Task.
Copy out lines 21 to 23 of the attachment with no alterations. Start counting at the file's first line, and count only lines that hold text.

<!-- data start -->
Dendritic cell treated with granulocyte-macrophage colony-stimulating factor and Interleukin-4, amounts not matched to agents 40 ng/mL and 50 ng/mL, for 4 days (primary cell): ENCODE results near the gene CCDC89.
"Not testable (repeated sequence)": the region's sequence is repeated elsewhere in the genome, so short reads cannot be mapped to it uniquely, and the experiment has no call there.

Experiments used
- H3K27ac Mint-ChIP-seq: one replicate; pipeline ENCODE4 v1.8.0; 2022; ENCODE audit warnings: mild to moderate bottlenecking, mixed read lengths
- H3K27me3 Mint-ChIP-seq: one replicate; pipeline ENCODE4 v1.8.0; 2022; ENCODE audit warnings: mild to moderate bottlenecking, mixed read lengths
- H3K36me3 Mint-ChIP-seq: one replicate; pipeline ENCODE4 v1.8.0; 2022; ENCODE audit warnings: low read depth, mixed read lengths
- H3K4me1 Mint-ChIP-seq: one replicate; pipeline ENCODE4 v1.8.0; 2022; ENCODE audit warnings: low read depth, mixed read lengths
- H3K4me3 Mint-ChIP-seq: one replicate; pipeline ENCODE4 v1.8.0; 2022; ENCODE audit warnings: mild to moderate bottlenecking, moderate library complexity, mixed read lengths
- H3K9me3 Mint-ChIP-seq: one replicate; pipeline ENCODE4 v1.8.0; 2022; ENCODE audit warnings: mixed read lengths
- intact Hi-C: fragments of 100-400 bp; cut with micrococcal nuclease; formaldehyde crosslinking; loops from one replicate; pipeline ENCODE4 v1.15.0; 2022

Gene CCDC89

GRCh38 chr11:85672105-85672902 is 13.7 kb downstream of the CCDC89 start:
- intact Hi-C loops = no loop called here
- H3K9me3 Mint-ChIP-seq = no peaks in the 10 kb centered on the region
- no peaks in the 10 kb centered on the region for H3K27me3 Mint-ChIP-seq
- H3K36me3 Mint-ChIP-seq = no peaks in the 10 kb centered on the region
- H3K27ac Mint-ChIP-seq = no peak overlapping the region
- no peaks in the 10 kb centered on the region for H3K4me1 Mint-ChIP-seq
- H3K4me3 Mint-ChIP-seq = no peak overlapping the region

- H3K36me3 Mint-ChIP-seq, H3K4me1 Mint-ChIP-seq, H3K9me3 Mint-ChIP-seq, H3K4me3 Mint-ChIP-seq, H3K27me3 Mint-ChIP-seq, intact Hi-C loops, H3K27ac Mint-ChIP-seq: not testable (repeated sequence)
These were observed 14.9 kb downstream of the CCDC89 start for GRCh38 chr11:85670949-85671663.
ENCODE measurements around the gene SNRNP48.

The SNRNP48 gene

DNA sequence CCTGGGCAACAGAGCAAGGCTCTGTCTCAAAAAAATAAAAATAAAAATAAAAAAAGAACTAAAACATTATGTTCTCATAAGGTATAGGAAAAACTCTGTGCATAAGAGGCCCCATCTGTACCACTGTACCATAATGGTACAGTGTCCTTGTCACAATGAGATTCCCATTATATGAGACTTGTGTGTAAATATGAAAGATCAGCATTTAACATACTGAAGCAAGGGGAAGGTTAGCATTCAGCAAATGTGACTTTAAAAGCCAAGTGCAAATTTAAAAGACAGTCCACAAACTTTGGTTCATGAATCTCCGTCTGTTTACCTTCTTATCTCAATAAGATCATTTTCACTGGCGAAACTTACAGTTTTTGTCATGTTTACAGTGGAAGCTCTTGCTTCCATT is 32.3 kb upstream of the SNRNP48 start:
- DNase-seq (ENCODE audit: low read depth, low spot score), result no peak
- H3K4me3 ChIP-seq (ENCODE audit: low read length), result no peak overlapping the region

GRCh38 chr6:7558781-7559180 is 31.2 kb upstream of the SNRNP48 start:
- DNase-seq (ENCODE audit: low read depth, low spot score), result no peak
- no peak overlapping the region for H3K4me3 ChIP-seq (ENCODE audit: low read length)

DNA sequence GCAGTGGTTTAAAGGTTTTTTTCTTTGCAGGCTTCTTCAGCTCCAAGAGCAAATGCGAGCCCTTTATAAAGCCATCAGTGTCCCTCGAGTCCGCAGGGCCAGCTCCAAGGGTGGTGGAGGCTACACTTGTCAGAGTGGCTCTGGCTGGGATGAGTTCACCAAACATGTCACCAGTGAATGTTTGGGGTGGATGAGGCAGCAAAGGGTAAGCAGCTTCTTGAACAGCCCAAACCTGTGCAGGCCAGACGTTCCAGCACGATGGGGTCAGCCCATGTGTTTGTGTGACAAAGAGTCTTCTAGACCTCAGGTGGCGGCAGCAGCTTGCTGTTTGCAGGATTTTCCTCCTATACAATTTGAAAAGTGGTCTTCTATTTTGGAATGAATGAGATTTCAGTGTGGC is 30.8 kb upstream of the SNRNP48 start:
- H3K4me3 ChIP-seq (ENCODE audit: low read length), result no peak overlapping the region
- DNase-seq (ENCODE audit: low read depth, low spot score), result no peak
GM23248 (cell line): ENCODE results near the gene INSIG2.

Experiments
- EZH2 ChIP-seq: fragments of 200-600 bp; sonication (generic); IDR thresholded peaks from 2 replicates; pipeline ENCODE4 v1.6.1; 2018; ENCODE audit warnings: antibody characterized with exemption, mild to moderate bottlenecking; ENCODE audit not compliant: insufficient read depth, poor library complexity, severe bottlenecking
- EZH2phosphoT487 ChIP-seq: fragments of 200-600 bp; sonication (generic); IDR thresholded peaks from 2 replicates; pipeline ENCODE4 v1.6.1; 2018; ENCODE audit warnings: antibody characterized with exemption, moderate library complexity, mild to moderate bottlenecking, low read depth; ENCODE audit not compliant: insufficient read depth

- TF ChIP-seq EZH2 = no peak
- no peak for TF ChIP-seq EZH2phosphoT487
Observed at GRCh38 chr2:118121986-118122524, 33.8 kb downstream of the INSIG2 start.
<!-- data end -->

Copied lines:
These were observed 14.9 kb downstream of the CCDC89 start for GRCh38 chr11:85670949-85671663.
ENCODE measurements around the gene SNRNP48.

The SNRNP48 gene